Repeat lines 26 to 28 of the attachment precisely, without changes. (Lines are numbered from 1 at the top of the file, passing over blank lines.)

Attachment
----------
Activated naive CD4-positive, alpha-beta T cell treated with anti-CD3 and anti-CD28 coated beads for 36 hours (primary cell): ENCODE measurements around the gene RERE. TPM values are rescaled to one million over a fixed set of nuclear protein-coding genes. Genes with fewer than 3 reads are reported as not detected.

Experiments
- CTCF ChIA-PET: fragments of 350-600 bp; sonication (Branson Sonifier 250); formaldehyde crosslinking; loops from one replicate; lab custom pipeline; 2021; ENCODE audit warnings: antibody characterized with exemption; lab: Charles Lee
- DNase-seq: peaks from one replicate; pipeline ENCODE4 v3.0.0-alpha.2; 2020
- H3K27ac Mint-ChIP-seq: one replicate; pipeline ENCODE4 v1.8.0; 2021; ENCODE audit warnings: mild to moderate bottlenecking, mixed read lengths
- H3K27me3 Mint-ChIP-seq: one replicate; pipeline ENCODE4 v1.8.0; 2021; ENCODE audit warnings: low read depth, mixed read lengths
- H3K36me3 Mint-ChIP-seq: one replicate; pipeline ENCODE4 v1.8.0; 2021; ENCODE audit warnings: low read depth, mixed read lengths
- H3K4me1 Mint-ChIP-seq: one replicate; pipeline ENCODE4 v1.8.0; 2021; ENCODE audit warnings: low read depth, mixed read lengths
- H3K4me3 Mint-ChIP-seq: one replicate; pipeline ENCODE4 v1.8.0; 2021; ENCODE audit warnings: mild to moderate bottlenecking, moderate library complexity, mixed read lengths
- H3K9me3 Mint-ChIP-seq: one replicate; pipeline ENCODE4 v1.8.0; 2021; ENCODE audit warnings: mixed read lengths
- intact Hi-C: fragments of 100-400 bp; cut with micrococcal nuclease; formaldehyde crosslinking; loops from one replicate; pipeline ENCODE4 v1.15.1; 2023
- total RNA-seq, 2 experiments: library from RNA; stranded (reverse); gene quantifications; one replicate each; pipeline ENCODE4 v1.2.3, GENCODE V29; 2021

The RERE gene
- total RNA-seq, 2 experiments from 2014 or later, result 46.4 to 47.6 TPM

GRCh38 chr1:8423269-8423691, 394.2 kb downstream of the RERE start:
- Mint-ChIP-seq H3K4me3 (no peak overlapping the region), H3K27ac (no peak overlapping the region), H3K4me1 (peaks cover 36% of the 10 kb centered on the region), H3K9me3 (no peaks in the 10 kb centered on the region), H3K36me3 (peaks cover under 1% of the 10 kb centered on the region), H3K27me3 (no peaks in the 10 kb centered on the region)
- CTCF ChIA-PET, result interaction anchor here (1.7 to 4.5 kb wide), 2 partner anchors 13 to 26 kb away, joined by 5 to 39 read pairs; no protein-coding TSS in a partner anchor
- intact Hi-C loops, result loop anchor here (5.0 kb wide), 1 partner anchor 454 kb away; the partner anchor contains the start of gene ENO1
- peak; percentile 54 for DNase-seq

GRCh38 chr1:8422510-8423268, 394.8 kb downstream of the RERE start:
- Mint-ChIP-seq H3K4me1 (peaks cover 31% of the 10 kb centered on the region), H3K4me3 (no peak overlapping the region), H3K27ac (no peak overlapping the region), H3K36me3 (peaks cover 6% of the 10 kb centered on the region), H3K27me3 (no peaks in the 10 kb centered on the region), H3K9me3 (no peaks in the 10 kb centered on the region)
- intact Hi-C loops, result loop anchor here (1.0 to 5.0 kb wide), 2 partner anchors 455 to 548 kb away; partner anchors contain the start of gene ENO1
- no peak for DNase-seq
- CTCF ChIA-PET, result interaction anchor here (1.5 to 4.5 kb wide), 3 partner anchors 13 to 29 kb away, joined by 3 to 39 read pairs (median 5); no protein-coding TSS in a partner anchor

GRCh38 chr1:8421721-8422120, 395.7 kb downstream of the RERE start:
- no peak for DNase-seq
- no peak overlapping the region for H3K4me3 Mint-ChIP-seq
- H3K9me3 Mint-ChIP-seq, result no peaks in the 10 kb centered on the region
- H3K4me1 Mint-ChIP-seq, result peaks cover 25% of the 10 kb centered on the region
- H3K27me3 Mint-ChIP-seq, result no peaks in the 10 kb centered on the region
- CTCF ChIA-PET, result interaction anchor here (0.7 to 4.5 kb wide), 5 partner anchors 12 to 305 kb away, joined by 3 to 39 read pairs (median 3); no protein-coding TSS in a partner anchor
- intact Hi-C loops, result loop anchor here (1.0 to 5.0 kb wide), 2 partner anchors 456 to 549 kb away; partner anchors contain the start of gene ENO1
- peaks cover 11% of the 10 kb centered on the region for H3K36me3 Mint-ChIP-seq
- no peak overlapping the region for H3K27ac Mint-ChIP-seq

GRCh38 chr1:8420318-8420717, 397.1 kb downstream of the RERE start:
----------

- no peak for DNase-seq
- no peak overlapping the region for H3K4me3 Mint-ChIP-seq
- H3K9me3 Mint-ChIP-seq, result no peaks in the 10 kb centered on the region